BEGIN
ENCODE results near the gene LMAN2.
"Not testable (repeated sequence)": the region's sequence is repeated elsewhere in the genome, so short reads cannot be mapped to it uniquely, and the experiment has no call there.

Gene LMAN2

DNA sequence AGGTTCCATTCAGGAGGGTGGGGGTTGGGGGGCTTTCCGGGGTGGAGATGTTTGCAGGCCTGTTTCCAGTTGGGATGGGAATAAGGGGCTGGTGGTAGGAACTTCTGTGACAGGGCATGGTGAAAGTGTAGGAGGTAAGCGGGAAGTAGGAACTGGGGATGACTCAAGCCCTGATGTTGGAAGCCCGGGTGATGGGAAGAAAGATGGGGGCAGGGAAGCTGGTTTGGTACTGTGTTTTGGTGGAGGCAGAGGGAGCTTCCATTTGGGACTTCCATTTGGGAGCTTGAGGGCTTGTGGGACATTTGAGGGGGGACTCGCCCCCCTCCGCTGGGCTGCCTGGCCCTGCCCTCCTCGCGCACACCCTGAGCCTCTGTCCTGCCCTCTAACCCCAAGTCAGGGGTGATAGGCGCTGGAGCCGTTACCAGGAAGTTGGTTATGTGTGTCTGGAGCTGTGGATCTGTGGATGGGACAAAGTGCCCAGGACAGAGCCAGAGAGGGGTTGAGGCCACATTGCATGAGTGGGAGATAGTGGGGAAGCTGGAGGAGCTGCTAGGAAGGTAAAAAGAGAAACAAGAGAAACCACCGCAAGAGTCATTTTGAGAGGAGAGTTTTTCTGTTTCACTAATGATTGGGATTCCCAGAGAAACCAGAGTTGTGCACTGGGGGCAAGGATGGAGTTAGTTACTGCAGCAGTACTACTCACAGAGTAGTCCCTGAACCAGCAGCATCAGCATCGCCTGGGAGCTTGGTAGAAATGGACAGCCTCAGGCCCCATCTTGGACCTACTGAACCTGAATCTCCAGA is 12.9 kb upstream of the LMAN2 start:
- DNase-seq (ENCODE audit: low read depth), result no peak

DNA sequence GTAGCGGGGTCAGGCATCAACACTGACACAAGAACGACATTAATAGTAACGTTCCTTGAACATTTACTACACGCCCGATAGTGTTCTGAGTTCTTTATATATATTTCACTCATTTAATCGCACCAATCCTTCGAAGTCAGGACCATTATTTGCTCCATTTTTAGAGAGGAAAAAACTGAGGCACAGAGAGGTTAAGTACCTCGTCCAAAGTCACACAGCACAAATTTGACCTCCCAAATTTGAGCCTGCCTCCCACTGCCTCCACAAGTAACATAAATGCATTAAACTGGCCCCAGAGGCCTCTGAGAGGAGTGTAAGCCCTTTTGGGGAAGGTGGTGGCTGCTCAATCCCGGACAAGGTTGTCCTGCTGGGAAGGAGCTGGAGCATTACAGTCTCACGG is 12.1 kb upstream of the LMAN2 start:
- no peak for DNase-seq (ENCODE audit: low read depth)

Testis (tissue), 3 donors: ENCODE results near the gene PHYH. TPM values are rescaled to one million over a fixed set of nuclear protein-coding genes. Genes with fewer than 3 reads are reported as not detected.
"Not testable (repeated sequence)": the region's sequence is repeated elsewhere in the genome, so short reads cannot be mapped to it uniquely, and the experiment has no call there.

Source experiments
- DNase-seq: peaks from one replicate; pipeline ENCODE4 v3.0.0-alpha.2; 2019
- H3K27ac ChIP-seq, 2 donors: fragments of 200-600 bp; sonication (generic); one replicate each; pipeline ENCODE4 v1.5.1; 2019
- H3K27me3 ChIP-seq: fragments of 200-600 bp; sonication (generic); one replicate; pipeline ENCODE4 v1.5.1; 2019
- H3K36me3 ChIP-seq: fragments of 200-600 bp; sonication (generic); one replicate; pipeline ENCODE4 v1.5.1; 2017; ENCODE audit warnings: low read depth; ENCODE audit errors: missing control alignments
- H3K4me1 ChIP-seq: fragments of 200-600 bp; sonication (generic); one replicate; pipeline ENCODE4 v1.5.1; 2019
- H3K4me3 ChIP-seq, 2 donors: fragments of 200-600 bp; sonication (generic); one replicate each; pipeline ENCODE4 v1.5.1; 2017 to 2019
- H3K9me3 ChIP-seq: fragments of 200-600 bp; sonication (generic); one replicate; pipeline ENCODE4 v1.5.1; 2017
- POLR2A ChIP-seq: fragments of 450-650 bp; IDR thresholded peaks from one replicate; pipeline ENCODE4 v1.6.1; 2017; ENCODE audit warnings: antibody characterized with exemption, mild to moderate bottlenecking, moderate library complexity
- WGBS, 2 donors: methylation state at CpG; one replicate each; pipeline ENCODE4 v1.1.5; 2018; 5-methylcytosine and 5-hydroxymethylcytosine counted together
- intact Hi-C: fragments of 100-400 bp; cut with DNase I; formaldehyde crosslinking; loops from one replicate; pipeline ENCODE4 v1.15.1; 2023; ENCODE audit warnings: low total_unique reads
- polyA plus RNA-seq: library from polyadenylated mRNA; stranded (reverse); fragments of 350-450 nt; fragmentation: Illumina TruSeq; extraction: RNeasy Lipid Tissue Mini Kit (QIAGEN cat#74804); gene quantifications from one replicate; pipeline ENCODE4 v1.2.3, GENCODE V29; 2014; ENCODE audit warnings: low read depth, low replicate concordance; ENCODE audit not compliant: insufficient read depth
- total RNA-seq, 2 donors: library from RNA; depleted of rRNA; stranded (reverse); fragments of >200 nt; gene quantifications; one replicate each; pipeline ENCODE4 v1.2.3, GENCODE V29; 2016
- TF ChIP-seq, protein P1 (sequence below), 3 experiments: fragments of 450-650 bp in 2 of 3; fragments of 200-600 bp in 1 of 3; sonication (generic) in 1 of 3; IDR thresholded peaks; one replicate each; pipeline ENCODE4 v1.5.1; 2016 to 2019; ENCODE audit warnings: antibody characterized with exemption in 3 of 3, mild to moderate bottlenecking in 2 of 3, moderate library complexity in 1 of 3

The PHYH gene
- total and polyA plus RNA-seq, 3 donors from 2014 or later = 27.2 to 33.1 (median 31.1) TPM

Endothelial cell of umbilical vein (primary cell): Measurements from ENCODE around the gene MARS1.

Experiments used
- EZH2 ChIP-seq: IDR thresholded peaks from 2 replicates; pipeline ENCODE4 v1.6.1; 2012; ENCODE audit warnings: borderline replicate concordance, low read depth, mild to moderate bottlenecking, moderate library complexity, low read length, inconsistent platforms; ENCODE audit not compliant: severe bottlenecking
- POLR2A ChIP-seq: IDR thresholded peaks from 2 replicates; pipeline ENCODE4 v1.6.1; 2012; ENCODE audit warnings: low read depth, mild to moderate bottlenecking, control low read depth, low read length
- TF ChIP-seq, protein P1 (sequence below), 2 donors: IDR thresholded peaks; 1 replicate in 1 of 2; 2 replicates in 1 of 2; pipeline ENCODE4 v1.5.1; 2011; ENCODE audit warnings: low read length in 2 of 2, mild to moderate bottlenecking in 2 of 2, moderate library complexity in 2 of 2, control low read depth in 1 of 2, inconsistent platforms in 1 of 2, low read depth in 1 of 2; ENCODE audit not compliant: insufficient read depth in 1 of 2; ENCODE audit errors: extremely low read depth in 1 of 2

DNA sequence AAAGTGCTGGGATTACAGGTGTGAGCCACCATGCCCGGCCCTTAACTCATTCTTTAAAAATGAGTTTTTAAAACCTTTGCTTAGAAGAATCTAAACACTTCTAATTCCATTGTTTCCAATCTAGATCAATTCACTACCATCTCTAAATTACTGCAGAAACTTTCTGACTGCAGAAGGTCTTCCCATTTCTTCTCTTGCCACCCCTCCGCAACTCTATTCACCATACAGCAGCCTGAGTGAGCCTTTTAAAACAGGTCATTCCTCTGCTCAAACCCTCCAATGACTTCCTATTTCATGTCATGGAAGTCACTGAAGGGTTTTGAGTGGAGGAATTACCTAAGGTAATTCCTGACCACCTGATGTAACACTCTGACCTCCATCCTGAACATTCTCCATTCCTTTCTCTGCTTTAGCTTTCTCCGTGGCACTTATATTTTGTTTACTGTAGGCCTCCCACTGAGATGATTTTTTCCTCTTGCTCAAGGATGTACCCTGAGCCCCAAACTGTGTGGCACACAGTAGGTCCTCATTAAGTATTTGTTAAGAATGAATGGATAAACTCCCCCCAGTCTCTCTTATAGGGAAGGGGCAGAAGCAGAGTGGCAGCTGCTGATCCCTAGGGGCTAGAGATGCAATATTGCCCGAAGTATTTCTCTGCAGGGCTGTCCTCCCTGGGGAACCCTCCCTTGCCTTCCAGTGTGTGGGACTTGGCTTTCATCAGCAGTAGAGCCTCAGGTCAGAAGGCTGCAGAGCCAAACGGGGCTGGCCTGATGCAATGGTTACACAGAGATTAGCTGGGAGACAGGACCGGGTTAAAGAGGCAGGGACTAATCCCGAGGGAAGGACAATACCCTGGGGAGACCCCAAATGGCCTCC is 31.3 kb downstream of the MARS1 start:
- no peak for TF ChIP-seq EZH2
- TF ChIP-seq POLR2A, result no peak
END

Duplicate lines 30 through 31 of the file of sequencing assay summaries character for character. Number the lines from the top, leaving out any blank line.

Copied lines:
- TF ChIP-seq, protein P1 (sequence below), 2 donors: IDR thresholded peaks; 1 replicate in 1 of 2; 2 replicates in 1 of 2; pipeline ENCODE4 v1.5.1; 2011; ENCODE audit warnings: low read length in 2 of 2, mild to moderate bottlenecking in 2 of 2, moderate library complexity in 2 of 2, control low read depth in 1 of 2, inconsistent platforms in 1 of 2, low read depth in 1 of 2; ENCODE audit not compliant: insufficient read depth in 1 of 2; ENCODE audit errors: extremely low read depth in 1 of 2

DNA sequence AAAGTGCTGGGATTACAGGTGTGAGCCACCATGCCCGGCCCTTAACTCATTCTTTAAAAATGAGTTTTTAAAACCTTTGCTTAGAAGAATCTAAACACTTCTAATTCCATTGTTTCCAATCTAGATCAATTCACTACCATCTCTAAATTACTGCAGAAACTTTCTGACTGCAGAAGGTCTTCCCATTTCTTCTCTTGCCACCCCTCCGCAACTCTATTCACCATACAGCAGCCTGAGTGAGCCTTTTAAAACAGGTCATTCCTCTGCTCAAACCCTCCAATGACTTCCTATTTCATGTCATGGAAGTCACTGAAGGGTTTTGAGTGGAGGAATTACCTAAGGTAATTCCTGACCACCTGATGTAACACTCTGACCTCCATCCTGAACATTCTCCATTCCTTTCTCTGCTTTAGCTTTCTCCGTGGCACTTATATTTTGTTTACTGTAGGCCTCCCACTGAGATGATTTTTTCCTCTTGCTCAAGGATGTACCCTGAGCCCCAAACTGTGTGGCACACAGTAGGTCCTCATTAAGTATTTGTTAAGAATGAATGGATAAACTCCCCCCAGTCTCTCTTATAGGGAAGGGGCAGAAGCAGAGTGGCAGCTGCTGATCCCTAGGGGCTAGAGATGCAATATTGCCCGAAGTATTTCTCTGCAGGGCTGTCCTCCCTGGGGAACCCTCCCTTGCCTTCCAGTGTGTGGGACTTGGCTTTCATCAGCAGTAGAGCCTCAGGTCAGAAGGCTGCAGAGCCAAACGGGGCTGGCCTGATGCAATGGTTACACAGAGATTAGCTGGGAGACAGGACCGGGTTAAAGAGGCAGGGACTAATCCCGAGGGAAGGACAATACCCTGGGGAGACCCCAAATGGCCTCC is 31.3 kb downstream of the MARS1 start: